“Free” is a word that gets lots of attention. Buy one and get one free, win a free IPad and other “free” marketing messages surround us on-line and off line. Most if not all of the social sites and tools are “free” for use. But the reality of “free” is that it does cost the user, the buyer and the supplier sooner than later.
With the exponential growth of all things social businesses and individuals have flocked to use of social media as a means for generating new revenue. While the sites and tools appear to be “free” using them wrong can cost you dearly. The data you produce creates cost that far out way any of the benefits of “free things” you use or think you obtained. Yet “free” continues to be the lure that pulls many to an engagement.
Businesses have been trying to combine the two models — giving some things away in the hopes of selling other things while obtaining user data. It’s an idea that had some powerful advocates and some notable success stories. We’ve seen it in retail marketing for years. We’ve also seen it in most business negotiation where the buyer is always trying to get a deal from the supplier (reduced cost or “free” additions of value).
The ultimate game of “free” is to entice the buyer to want more than free offers. The most successful social games never outright require you to spend a dime — but they do make it clear what you’re missing out on. Players are made keenly aware of how much better equipped certain competitors are — and they know that edge is the difference between a free and a paying player. The lure is always in front of you, and eventually it wears down your resistance to the idea of paying for something you’re used to getting for free. But the cost is more than what you “pay”.
Does Money Follow Free?
The games of “free” are always designed to get something of value from those that opt-in for anything and everything for “free”.
Kevin Kelly writes “Success in the free-copy world is not derived from the skills of distribution since the Great Copy Machine in the Sky takes care of that. Nor are legal skills surrounding Intellectual Property and Copyright very useful anymore. Nor are the skills of hoarding and scarcity. Rather, there are eight generatives that demand an understanding of how abundance breeds a sharing mindset, how generosity is a business model, how vital it has become to cultivate and nurture qualities that can’t be replicated with a click of the mouse.” The qualities are centric to building relationships based on trust.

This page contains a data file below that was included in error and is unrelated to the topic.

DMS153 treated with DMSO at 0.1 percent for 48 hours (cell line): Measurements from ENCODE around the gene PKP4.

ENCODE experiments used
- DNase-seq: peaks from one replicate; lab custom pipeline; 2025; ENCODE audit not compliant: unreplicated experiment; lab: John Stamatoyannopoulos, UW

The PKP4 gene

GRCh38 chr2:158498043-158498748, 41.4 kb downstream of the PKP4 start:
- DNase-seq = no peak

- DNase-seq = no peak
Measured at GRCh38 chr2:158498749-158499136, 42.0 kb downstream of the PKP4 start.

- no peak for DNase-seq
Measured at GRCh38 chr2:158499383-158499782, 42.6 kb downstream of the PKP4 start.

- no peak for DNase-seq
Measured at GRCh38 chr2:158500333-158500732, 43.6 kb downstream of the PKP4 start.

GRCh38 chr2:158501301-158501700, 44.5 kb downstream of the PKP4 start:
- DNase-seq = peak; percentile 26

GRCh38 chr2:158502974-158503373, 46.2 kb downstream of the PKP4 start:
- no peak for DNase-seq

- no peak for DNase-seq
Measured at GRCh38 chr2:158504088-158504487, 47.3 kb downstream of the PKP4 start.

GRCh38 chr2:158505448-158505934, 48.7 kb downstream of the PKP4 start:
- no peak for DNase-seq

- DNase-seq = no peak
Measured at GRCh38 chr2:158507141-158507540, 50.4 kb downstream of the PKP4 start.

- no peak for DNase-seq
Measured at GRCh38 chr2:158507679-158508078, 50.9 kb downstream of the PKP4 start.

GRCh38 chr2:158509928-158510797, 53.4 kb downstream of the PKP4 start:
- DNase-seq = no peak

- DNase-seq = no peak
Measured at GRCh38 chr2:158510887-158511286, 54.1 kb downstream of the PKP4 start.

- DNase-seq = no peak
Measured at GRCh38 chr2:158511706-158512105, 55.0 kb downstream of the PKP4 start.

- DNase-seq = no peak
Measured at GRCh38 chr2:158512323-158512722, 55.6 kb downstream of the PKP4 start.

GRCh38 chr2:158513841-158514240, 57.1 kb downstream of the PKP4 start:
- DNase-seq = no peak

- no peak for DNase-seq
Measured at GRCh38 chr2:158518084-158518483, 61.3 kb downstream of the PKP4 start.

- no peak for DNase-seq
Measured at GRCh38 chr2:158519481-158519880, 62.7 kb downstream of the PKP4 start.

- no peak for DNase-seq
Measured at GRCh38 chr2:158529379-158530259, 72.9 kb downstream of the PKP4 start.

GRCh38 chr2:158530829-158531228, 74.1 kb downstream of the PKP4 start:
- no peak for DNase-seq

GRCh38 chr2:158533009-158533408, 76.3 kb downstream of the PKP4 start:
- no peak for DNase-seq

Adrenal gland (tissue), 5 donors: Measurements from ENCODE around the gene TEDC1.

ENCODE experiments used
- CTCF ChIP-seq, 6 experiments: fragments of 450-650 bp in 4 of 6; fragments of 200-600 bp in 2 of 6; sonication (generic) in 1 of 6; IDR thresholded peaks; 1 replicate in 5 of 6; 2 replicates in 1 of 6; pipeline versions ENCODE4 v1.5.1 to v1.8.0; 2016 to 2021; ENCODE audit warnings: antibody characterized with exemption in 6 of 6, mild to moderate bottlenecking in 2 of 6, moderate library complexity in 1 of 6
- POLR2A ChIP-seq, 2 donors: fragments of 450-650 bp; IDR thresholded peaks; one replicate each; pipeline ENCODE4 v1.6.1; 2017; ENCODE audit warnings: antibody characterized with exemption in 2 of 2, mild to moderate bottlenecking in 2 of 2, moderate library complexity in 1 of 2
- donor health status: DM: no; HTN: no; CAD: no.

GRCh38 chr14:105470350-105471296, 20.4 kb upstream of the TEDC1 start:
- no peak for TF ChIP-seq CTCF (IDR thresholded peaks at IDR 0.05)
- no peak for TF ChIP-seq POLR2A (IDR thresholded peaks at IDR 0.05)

In the old business models markets were chased and developed based on “mass marketing”. The old business models served the markets with a mindset of “capture and contain” rather than “attract and give“.
In the old business models the predominant influence was from sales and marketing divisions because they had or created the transactions with tricks of the trade. The old system tried to contain relationships by putting “non-compete” agreements on people and heavy handed legal agreements with customers and suppliers, people. You can institutionalize processes but the choice about relations has always been and will continue to be the customer’s free will. The new business models are created and facilitated by the impact of new dynamics created by the virtual world. Technology has fueled connectivity and creativity freely. What an individual or organization creates from all this “free” that enhances value for the relationships is the foundation of transactions that always have and always will follow relationships, with people and markets, existing and those to be created from “free”.
Free is the new input into a developing “system” of relationship connectivity, capital and exchange. The related processes that lead to the results, output, are part of the new business models where the focus is no longer on budgets. Instead the focus is on how to maximize the use of “free” to create unique value to markets that fuel new transactions.
All of this starts with a new mindset and ends with new economic gains. The new business model and the subsequent thinking is what is and will continue to fuel new markets and significant economic gains for those that get it and losses for those that don’t. However, for those who use “free” to get and use our data the end game will not be significant economic gains but instead a sentiment of distrust. Distrust has always been and will always be the one thing that creates relational separation. Separation creates distance and with distance comes lost opportunity to enhance relations which comes before a transaction.
Someday in the near future the buyer, people, will be empowered to capture the markets data and use that data to their benefit rather than the suppliers. The game will be flipped and buyers will have the power to capture and contain suppliers at their own free will. This will accelerate market changes and consumer power beyond what we are witnessing today.